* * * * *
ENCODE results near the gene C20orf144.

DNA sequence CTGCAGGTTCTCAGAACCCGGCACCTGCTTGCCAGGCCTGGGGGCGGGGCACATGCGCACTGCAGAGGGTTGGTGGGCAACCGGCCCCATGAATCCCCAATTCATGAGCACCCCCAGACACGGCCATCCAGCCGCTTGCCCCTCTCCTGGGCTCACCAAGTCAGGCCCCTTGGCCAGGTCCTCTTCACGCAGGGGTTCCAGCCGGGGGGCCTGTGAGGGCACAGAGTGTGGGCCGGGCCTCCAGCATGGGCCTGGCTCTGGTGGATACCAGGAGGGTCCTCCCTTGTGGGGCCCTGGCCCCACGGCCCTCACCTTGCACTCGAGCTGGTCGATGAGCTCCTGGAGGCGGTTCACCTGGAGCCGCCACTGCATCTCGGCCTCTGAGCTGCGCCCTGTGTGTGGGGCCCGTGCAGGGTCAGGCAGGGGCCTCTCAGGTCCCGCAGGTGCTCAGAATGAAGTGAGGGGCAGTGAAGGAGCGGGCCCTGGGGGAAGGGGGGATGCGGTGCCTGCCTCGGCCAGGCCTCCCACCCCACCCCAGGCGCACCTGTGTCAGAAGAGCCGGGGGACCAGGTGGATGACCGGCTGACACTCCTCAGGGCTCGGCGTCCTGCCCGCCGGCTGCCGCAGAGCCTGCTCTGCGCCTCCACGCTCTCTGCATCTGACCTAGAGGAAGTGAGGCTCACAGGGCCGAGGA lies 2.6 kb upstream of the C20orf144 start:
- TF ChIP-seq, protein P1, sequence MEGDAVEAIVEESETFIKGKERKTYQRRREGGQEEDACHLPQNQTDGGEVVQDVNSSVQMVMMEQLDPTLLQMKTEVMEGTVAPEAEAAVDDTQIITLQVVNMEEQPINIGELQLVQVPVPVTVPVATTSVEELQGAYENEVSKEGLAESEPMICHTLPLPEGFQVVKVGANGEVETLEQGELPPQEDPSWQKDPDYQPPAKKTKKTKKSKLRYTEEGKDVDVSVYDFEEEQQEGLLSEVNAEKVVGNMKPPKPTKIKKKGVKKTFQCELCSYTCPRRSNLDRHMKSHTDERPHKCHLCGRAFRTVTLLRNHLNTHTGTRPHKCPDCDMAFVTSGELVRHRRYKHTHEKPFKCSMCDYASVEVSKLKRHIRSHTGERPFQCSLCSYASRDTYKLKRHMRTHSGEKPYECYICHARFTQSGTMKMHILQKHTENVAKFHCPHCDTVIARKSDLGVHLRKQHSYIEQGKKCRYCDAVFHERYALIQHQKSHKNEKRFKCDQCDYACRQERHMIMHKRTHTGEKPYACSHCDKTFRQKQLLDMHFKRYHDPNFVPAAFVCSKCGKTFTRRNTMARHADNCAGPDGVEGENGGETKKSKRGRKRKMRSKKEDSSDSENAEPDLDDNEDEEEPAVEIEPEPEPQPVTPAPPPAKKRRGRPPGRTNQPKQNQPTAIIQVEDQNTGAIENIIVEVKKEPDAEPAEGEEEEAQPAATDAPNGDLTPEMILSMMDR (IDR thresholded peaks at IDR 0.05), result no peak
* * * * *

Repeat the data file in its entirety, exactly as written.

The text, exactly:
ENCODE results near the gene C20orf144.

DNA sequence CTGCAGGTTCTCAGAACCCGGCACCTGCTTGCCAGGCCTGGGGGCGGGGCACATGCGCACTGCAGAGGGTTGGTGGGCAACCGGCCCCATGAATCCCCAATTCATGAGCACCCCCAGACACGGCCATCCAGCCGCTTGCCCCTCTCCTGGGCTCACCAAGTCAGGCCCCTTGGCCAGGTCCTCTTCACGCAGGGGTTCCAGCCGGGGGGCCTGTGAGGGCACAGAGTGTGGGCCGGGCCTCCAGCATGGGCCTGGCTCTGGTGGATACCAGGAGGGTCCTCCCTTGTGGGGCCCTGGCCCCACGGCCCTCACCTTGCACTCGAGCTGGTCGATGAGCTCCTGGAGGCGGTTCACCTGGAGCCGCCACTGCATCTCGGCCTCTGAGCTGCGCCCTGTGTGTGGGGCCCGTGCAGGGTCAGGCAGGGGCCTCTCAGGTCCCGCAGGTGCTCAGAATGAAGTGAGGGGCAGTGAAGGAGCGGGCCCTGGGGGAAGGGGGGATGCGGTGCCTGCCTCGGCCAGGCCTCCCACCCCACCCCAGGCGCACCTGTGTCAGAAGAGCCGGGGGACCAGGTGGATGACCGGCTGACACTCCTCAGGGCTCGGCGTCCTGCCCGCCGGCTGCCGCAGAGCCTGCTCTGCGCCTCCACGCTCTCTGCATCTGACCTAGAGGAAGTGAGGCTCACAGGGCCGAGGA lies 2.6 kb upstream of the C20orf144 start:
- TF ChIP-seq, protein P1, sequence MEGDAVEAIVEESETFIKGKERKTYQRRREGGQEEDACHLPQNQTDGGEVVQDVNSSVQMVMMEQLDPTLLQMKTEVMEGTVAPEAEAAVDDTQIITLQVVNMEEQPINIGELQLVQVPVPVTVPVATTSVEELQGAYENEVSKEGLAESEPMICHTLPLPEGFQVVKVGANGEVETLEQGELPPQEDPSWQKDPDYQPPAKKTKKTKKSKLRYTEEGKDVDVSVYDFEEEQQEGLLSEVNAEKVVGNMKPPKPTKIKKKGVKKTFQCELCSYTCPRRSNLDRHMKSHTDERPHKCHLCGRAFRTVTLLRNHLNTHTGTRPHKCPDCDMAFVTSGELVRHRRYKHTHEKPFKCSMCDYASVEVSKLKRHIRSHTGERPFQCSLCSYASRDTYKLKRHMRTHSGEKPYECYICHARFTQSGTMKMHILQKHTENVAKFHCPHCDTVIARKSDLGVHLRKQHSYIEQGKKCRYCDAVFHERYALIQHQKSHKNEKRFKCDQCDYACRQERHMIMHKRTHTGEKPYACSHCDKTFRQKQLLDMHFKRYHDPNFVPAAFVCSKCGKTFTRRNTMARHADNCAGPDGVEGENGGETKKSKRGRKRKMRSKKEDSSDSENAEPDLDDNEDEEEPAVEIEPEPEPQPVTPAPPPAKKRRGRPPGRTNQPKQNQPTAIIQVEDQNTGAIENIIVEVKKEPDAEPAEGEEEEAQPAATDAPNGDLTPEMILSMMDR (IDR thresholded peaks at IDR 0.05), result no peak